Columbus artist Ric Stewart combines his love of art and motorcycles, most notably through sculpture. We visit his workshop at the Columbus Cultural Arts Center where he demonstrates for us the “lost-wax” method of bronze casting.
If Post Office Closes Tiny Town Would Be Down To One Storefront
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The U.S. Postal Service is looking to close as many as 3,700 branches around the country to make up for revenue lost mainly to the free Internet. The post office in the once-thriving village of Magnetic Springs in Union County, famously known for its healing waters, is on the possible closure list. Community members feel losing the service would be just another hit to the already struggling town.
Magnetic Springs: it’s a tiny village about 15 miles northeast of Marysville. Only 350 people live there. There’s not much there: a lot of rental properties, a tavern that operates more like a general store and lunch counter, boarded up buildings; but it has a post office.
“Magnetic Springs, Terri speaking.”
“That was a call from a customer wanting to know who to contact because they’re very concerned about the closing of the post office,” Terri Dorn said.
Dorn is the post master. Dorn said if the post office closes, townspeople would have to go to one of the three cities, Richwood, Marysville or Delaware, to get service. It’s a 30-mile round trip.
“It’s an older community. I mean, we have people unemployed and people who don’t have transportation and they have to rely on someone to take them to do their little errands,” Dorn said.
There’s no rural carrier in Magnetic Springs, so there are no mail boxes. Jim Cox, who owns the town’s handyman business, stopped by to check his P.O. Box.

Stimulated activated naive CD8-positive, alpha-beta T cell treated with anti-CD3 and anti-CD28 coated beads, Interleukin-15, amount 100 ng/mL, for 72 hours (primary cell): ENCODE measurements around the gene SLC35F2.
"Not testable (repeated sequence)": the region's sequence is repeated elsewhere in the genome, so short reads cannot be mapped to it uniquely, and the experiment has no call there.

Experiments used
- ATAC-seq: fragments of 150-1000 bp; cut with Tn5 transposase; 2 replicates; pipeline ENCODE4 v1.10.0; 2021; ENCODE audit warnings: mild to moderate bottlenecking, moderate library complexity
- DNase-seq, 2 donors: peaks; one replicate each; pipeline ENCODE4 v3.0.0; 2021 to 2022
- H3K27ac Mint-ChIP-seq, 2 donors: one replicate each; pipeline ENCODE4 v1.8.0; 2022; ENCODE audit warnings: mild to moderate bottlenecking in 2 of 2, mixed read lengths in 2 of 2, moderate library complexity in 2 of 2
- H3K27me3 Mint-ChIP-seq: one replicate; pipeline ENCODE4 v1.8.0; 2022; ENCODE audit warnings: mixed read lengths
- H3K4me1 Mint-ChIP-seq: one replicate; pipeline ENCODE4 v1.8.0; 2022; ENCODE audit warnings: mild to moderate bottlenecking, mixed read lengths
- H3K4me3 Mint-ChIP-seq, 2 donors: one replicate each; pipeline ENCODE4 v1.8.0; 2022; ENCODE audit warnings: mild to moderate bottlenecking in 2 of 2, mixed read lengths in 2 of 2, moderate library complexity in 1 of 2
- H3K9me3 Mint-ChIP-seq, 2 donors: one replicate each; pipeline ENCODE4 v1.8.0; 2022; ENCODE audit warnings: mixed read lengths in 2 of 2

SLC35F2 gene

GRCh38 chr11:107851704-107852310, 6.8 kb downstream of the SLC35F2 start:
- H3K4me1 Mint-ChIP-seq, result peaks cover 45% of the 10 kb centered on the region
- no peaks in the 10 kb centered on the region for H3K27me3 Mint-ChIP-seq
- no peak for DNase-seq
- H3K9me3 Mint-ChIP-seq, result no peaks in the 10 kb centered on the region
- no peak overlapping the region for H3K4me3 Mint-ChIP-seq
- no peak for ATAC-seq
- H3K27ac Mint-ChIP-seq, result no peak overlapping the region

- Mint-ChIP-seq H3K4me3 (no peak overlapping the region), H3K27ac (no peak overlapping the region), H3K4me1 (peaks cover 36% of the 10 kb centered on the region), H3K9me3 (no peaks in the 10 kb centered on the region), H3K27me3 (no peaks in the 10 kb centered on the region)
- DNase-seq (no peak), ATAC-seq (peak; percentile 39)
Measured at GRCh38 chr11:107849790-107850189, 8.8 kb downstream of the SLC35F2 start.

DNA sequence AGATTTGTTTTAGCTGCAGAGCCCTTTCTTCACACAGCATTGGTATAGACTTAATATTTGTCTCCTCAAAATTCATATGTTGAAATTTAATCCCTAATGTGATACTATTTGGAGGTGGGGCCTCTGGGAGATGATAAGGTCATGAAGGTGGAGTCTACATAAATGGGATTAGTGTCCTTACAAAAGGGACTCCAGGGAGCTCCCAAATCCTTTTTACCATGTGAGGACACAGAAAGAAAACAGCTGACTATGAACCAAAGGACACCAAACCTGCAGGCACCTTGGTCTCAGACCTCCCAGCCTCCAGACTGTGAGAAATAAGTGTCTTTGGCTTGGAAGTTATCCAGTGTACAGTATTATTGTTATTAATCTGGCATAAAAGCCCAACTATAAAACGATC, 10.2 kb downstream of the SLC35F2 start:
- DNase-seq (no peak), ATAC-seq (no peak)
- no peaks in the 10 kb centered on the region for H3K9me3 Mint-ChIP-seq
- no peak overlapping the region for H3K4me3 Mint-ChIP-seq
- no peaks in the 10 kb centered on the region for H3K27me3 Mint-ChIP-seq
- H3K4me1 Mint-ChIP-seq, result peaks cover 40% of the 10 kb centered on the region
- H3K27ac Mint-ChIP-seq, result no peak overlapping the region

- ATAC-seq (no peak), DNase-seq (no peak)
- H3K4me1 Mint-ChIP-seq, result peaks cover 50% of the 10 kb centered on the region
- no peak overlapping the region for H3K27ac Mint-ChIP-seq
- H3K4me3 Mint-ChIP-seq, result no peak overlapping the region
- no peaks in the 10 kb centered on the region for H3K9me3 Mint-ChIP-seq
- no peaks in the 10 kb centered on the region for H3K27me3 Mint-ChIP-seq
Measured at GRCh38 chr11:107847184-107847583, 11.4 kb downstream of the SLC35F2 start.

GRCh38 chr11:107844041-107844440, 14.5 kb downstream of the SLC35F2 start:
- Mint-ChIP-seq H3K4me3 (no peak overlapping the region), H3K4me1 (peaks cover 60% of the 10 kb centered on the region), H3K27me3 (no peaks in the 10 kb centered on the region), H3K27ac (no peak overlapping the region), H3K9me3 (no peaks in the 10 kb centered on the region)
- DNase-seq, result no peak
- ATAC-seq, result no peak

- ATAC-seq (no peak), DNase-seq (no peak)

“It’d be an inconvenience. We’d have to go to Richwood or Marysville to get stamps or things like that. It’s just a very convenient aspect of the town,” Cox said.
An Ohio Historical marker paints a picture of a once-bustling village with out-of-towners who took dips in the mineral springs. The spring water was said to provide medicinal relief to ailments like arthritis, gout and insomnia.
Post Master Dorn gives a quick tour of the town’s main street, much of it is boarded up and vacant.
“The building across the street is one of the original hotels that provided the massages with the magnetic springs’ youth water. There used to be approximately three to four saloons in the heyday. And the last one’s called Hiney’s Saloon,” she noted.
“My name is Jeannette Jones. I own Hiney’s Saloon. Hiney’s winery. I’ve owned it for 45 years. We had big nursing homes and we had boarding houses and all kinds of stuff.”
One of the town’s hotels was converted into the Magnetic Spring Polio Clinic. But it closed after the Polio vaccine became available in the 1950s. That’s when the town began to decline.
“All our stuff’s gone that was here,” Jones said, expect for the saloon and the post office.
Jones’ daughter, Jodie Jones, said if the post office closes it will be difficult for the town’s elderly and poor to get their mail.
“A lot of people here are stuck in the town. They can’t get out and they depend on other people to help,” Jodie Jones said.
Magnetic Springs Mayor Kathy Cantrell said the town struggles. It operates on about $20,000 a year. The board of elections recently pulled the village’s polling place. The volunteer fire station shut down.
“To take one more thing away from us, they might as well just slap us in the face and tell us to close shop,” Cantrell said.
U.S. Postal Service spokesman David Walton stressed that Magnetic Springs’ post office is just being reviewed for closure. He said there will be time for public input.
And the village would have other options to get its mail, including the possibility of a Village Post Office. That’s where a local business owner would offer postal products like stamps, flat-rate packages and P.O. Boxes. Hiney’s Saloon and Postal Service? It’s possible.